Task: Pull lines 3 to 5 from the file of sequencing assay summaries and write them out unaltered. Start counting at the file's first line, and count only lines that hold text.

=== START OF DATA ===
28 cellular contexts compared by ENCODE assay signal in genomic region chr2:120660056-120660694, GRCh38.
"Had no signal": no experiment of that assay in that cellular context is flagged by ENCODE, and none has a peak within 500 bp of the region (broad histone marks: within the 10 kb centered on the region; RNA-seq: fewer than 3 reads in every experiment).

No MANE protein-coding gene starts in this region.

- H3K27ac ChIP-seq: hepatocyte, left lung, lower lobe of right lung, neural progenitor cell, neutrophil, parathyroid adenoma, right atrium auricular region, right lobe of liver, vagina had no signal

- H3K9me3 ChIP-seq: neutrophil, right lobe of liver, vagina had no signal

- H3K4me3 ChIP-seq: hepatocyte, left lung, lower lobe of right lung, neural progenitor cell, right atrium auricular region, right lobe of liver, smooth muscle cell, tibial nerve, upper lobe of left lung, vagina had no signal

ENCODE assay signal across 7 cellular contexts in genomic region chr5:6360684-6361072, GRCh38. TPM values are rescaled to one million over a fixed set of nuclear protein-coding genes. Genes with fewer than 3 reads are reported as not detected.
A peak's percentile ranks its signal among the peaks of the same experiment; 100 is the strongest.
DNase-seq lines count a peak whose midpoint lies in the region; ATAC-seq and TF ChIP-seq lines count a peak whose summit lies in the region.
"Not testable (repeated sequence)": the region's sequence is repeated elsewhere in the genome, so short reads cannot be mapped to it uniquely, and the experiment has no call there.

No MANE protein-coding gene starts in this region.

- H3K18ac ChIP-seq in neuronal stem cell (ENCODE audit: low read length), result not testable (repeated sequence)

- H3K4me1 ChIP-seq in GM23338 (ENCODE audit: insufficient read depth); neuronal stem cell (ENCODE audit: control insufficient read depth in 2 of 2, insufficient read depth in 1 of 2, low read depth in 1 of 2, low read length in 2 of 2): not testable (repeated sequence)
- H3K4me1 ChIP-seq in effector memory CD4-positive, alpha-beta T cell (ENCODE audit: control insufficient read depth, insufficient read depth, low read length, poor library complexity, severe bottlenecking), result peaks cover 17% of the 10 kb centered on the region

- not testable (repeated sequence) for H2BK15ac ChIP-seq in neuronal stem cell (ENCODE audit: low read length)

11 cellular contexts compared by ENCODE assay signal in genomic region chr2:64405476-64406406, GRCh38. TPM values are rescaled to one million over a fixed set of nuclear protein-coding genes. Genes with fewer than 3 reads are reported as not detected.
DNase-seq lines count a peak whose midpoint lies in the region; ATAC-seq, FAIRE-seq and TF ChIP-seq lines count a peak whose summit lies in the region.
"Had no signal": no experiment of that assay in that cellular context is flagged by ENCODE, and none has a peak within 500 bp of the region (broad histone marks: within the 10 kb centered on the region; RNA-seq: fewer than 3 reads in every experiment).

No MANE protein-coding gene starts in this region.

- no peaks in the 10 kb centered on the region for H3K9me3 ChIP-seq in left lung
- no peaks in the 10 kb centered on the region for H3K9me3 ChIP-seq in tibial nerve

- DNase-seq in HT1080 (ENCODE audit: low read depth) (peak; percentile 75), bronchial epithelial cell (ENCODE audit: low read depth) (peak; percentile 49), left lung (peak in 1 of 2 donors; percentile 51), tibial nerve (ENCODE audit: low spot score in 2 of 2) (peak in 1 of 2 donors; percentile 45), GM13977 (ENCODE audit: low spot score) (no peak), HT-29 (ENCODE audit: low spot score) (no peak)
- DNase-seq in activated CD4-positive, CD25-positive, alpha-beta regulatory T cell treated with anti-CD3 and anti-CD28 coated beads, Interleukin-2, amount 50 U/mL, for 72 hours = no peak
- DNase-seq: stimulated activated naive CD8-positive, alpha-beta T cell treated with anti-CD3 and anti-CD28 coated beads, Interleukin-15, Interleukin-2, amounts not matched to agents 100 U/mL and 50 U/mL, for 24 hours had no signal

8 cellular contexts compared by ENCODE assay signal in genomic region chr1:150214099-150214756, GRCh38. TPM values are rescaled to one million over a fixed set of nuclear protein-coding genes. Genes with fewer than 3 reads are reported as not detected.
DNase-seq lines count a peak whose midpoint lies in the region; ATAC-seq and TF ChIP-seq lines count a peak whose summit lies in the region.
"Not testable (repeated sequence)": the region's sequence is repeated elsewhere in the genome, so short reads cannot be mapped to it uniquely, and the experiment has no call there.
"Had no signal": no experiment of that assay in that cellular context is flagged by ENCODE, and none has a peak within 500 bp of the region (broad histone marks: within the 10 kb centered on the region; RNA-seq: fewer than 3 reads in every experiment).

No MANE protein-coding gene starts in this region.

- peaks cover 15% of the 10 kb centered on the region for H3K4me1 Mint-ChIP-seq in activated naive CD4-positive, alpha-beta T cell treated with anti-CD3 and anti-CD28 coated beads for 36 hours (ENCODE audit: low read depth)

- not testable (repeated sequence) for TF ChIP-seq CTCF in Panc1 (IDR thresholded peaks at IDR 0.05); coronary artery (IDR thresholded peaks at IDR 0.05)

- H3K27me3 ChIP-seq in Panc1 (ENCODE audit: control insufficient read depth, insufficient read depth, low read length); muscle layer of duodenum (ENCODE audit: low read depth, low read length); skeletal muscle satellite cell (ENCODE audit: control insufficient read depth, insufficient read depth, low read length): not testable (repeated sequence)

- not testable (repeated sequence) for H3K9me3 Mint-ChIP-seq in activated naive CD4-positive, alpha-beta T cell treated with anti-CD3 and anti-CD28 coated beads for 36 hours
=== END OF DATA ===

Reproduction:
No MANE protein-coding gene starts in this region.

- H3K27ac ChIP-seq: hepatocyte, left lung, lower lobe of right lung, neural progenitor cell, neutrophil, parathyroid adenoma, right atrium auricular region, right lobe of liver, vagina had no signal

- H3K9me3 ChIP-seq: neutrophil, right lobe of liver, vagina had no signal